While these guides offer a helpful place to begin, there’s a number of factors that they don’t consider. Coffees of different roast levels, density, and freshness all perform best at more nuanced grind sizes unique to themselves. As a home brewer, it’s both fun and empowering to know how to make small grinder adjustments to optimize a coffee’s flavor to your preferences.
Many baristas refer to this nuanced flavor optimization as “dialing in” a coffee. Generally, this entails making small adjustments to the grinder and brewing ratio of coffee to water. Both factors ultimately affect the “extraction level” of a brewed coffee or the amount of soluble coffee particles taken from the grounds into the brewed coffee. Extraction level can lead to drastically different flavors of brewed coffee.
Broadly speaking, a finer grind size will typically yield higher levels of extraction and a more coarse grind will yield lower levels. This is because coffee which is more finely ground has increased exposed surface area on each tiny particle of coffee. It’s also harder for water to flow through a finely ground bed of coffee, which increases water’s contact time with the coffee.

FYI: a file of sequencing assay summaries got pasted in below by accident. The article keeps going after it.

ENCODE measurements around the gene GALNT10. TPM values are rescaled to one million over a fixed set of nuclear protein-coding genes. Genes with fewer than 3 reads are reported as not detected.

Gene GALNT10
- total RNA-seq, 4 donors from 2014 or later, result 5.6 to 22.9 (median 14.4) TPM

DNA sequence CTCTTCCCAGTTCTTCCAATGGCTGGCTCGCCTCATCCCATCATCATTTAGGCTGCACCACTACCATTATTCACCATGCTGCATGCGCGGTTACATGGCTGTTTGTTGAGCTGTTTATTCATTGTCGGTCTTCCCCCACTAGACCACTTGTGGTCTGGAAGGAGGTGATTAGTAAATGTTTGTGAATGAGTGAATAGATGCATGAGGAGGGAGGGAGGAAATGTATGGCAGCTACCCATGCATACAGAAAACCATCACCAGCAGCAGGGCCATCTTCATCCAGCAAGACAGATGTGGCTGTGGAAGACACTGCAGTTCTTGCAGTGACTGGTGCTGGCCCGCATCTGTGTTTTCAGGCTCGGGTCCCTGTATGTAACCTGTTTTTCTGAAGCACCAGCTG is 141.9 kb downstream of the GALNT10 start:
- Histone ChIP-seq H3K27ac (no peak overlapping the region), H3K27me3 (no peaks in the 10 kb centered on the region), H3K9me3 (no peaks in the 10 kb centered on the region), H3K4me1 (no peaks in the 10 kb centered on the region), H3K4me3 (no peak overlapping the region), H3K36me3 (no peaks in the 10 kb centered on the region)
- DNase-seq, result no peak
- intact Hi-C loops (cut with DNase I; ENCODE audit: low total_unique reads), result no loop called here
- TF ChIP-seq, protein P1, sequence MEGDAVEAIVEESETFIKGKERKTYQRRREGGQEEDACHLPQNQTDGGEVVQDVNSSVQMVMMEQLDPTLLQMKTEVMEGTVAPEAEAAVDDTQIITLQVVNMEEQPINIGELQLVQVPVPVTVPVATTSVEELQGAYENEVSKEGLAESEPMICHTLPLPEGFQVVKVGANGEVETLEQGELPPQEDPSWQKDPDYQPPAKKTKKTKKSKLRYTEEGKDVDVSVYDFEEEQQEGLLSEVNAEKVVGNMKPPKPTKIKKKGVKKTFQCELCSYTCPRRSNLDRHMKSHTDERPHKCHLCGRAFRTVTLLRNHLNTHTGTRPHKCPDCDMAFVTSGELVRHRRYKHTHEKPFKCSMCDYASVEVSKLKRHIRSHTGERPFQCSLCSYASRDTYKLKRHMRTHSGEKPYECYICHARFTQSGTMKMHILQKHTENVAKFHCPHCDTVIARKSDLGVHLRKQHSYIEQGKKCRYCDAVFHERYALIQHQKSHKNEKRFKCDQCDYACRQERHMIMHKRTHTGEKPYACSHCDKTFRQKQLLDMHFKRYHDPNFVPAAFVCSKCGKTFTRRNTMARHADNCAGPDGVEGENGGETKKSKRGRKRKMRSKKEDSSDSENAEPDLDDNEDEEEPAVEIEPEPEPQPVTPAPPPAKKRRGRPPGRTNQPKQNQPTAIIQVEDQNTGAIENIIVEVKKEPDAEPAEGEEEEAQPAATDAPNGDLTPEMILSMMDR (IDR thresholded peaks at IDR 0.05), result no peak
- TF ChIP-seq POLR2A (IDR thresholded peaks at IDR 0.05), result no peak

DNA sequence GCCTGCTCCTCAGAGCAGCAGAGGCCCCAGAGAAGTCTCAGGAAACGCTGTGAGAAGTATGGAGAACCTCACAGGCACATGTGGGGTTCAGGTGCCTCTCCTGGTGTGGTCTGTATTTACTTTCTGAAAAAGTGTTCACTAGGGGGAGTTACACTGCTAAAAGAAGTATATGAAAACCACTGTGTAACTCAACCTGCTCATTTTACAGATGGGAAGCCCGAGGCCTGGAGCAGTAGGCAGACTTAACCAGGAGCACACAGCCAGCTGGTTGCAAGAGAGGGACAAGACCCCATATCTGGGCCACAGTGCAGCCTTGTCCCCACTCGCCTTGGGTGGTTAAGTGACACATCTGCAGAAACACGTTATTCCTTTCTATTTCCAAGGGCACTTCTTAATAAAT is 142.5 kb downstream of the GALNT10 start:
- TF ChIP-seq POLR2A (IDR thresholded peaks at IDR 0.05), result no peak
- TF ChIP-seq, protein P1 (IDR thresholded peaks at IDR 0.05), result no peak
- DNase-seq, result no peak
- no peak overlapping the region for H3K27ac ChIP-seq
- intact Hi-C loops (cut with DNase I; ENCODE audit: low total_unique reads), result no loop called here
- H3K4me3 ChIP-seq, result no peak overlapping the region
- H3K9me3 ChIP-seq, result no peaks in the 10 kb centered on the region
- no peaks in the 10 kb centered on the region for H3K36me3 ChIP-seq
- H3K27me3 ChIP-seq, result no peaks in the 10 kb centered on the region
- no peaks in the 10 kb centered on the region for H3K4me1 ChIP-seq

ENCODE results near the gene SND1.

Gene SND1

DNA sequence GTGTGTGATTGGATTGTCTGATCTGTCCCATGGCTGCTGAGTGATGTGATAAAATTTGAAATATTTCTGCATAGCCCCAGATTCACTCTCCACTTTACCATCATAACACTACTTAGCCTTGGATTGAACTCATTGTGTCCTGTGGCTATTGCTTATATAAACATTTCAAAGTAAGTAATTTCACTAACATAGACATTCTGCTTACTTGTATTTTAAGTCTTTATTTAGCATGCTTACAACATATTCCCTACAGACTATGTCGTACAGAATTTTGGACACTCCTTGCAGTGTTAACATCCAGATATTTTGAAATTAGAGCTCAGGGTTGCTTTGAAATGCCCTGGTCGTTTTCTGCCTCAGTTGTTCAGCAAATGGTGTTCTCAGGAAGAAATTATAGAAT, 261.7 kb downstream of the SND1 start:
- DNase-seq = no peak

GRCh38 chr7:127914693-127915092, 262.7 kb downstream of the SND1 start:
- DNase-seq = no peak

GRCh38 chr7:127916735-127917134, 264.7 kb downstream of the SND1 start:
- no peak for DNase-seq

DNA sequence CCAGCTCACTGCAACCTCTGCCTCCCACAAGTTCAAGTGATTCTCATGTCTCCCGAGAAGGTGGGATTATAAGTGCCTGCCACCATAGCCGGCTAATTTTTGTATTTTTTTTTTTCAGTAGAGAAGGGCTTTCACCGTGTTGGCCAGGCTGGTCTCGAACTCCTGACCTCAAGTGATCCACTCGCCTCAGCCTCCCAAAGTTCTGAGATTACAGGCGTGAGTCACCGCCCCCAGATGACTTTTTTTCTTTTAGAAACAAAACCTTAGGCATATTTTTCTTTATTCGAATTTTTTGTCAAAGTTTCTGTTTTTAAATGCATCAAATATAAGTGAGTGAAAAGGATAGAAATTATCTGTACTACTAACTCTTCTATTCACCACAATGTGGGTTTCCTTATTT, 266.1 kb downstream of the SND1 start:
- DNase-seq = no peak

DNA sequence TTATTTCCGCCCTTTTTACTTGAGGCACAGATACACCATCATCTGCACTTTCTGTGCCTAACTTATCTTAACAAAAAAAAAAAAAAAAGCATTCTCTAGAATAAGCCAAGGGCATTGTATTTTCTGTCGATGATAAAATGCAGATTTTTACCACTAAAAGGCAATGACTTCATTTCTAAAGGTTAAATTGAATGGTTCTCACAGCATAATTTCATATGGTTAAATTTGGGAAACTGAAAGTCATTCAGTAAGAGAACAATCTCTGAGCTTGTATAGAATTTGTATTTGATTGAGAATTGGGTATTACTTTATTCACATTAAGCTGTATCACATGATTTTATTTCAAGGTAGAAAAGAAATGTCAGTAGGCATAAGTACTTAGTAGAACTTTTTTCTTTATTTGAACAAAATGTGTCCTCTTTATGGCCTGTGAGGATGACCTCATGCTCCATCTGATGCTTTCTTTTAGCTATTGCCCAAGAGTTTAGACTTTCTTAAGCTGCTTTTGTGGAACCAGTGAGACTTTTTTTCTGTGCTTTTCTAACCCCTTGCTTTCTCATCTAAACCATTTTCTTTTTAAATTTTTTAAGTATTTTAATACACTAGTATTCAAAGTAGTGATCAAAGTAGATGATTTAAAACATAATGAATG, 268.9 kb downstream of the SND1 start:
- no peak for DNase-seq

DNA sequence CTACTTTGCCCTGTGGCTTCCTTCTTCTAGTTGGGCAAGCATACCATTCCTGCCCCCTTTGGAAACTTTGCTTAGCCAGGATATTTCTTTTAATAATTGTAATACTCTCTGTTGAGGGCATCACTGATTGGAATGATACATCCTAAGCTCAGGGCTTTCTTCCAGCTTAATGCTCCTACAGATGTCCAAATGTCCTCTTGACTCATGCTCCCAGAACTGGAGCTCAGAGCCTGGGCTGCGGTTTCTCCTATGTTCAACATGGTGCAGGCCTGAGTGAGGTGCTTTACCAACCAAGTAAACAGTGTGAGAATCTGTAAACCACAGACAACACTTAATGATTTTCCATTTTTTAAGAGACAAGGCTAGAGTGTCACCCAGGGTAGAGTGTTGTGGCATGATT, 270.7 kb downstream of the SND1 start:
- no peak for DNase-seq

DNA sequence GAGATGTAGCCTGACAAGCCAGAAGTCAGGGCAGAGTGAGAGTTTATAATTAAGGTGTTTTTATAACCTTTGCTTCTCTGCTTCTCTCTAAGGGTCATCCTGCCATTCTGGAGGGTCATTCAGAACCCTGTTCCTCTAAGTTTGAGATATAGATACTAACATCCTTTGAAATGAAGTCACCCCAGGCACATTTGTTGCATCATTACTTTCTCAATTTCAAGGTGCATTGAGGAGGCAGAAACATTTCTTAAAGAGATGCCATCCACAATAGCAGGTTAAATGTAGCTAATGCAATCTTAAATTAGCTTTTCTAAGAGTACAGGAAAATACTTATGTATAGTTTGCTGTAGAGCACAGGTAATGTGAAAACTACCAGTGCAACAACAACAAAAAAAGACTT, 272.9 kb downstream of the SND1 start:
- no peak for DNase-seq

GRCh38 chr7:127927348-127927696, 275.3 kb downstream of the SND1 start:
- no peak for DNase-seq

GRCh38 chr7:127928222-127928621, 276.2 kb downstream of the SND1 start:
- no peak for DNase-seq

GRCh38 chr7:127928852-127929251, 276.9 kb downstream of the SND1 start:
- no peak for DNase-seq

So, how does this all relate to a home coffee brewer? Having this knowledge in your back pocket can help you make the necessary adjustments to brew your perfect cup at home. Coffees brewed with too fine of a grind size will taste more bitter, harsh, and heavy and will have muddled flavors. On the flip side, too coarse of a grind will yield sour, weak, and dry flavors. If you run into any of these negative flavors in your cup, make a note to take your grind a couple of notches finer or coarser for your next brew, depending on what you’re tasting.